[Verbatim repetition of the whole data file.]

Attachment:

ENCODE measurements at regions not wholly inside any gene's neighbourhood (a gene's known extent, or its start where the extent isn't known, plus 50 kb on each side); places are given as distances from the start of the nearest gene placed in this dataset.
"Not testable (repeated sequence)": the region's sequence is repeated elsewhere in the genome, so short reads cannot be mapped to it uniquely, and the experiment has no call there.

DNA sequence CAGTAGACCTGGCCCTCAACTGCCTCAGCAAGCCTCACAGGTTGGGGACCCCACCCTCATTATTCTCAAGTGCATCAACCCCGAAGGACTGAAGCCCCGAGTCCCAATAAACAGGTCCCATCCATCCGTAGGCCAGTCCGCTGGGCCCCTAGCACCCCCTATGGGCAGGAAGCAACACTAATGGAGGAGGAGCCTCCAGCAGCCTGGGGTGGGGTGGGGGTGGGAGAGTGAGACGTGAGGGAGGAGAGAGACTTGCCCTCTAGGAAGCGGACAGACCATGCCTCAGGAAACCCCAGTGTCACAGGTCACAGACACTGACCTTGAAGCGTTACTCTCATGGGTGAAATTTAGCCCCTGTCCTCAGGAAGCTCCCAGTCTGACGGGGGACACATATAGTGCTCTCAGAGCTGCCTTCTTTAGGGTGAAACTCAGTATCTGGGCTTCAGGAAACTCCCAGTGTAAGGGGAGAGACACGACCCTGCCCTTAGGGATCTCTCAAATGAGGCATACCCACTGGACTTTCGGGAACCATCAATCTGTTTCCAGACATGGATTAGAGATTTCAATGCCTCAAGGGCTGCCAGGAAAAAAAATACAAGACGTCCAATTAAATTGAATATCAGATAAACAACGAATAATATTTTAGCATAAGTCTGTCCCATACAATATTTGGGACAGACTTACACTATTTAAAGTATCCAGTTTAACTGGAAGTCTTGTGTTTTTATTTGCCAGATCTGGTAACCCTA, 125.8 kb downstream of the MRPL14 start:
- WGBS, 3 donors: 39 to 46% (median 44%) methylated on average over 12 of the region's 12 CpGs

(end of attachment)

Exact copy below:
ENCODE measurements at regions not wholly inside any gene's neighbourhood (a gene's known extent, or its start where the extent isn't known, plus 50 kb on each side); places are given as distances from the start of the nearest gene placed in this dataset.
"Not testable (repeated sequence)": the region's sequence is repeated elsewhere in the genome, so short reads cannot be mapped to it uniquely, and the experiment has no call there.

DNA sequence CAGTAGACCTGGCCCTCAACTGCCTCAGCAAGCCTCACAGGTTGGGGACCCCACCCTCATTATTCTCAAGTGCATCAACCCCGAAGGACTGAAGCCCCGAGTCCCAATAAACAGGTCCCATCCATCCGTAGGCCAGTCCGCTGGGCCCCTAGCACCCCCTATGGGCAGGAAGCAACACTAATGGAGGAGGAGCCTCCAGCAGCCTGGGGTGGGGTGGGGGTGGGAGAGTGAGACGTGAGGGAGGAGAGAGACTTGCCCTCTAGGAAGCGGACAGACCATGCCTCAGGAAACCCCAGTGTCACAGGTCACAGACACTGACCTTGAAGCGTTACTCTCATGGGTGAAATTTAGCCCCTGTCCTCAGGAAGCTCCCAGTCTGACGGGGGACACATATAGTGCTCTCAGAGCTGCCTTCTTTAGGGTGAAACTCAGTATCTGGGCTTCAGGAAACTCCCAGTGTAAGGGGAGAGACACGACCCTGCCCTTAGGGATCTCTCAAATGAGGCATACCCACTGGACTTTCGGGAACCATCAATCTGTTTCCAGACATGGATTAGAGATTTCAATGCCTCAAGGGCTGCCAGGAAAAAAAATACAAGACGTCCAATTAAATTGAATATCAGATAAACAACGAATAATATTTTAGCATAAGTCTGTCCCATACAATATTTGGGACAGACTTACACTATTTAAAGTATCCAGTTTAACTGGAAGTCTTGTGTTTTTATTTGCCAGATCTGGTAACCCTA, 125.8 kb downstream of the MRPL14 start:
- WGBS, 3 donors: 39 to 46% (median 44%) methylated on average over 12 of the region's 12 CpGs